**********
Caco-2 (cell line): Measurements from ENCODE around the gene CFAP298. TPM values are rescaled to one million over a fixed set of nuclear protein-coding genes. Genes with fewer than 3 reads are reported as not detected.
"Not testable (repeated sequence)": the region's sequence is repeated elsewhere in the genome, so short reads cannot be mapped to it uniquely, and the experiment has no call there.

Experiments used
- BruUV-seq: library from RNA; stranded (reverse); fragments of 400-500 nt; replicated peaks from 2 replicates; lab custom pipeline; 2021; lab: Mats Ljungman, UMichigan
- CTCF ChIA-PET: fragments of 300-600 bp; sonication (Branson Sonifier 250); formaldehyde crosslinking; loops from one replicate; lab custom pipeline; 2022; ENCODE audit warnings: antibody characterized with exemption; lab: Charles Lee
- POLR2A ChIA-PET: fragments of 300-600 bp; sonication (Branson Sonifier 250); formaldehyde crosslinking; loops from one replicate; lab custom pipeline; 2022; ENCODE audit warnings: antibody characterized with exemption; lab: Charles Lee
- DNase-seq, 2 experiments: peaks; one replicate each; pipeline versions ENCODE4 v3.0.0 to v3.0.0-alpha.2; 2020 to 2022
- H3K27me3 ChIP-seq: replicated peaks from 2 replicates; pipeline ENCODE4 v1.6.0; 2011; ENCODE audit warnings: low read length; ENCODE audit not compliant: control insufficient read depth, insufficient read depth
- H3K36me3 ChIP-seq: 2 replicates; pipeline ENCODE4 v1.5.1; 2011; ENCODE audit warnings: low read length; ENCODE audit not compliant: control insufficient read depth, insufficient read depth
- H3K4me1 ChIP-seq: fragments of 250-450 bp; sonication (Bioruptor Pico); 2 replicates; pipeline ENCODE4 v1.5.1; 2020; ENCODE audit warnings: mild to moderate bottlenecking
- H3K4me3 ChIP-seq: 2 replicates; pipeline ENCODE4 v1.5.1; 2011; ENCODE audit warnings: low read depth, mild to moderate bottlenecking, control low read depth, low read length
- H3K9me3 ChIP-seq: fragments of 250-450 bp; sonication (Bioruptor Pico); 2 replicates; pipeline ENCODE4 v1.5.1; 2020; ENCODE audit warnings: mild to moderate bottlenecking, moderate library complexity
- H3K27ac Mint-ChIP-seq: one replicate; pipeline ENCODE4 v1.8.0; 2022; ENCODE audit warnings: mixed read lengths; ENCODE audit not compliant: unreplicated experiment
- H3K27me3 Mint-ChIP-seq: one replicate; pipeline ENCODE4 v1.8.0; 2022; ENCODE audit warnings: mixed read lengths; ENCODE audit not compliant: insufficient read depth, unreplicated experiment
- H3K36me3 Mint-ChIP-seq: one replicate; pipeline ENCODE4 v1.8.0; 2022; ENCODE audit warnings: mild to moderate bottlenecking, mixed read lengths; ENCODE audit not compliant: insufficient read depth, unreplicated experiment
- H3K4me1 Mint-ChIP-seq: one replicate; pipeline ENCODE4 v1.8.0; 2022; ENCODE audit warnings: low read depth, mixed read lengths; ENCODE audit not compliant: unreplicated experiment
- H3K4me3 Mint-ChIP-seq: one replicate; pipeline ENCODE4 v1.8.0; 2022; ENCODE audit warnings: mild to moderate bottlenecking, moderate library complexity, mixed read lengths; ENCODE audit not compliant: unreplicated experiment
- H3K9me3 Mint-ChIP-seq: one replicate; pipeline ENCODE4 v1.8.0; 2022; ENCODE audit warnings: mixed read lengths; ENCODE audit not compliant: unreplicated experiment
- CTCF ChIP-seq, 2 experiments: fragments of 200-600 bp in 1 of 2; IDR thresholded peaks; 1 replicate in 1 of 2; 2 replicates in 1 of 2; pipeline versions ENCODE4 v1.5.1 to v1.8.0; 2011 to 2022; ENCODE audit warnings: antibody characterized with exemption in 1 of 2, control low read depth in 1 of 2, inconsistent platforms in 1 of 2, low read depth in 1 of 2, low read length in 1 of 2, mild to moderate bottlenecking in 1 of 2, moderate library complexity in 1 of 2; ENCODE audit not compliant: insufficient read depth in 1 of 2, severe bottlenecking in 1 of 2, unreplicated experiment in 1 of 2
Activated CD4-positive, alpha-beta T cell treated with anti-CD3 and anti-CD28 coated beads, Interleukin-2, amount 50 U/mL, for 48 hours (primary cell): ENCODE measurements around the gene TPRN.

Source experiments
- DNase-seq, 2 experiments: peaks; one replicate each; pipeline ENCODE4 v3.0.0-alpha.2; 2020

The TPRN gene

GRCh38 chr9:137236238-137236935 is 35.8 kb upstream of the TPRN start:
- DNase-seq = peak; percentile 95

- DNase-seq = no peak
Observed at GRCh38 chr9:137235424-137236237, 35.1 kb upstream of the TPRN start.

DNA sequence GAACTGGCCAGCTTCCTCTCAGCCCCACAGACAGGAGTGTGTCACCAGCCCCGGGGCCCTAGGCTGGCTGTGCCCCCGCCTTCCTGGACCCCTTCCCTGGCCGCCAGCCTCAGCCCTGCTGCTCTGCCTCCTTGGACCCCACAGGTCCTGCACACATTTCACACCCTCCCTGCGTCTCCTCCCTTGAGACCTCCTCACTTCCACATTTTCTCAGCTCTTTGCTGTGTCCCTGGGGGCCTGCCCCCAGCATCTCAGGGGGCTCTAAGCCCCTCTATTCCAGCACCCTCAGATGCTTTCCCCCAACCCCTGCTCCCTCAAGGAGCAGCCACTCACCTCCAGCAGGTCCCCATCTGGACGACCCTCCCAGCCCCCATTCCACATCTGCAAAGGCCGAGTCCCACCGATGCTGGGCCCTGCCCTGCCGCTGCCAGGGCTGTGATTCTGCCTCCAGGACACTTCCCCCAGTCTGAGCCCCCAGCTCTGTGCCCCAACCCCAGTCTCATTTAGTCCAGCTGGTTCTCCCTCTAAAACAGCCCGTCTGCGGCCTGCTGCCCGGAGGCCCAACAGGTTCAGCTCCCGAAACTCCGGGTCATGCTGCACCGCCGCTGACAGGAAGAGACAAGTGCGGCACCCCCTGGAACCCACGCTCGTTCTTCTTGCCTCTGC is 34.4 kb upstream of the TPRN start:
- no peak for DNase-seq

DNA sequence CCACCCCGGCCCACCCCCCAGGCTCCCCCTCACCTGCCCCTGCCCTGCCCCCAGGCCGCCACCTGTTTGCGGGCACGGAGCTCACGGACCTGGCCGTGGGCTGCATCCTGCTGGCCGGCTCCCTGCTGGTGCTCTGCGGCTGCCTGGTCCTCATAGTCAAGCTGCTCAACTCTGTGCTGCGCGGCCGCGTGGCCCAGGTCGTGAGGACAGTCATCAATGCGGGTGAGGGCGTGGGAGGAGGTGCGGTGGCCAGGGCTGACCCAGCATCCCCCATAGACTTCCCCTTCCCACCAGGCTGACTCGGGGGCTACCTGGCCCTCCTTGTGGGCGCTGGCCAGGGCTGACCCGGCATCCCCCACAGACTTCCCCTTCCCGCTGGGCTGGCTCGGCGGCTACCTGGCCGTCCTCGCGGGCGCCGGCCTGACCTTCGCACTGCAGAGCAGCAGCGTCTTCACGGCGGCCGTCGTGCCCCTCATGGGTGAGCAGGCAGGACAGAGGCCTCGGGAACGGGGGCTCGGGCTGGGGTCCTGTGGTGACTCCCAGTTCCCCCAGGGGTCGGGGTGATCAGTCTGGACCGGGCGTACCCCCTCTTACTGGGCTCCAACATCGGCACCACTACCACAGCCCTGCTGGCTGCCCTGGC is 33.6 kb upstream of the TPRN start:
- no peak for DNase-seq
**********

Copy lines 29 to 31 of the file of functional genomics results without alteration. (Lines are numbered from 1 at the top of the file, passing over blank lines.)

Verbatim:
- no peak for DNase-seq

DNA sequence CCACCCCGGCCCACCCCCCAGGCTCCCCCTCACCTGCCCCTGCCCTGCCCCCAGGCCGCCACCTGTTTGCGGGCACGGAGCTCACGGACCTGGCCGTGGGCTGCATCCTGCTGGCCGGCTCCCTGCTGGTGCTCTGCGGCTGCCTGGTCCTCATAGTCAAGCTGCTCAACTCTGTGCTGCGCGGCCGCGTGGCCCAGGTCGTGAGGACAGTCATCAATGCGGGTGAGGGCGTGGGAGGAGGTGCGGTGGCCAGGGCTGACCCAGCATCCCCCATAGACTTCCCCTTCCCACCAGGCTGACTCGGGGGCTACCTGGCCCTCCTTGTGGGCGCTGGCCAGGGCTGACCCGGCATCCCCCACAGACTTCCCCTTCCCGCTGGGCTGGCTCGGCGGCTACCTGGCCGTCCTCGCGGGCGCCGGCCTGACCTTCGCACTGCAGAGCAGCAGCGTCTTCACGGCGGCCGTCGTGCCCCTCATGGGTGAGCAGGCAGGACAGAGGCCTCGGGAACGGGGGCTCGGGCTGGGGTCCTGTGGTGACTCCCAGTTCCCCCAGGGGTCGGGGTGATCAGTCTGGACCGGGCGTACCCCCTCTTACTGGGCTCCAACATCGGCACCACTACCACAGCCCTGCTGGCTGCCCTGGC is 33.6 kb upstream of the TPRN start:
- no peak for DNase-seq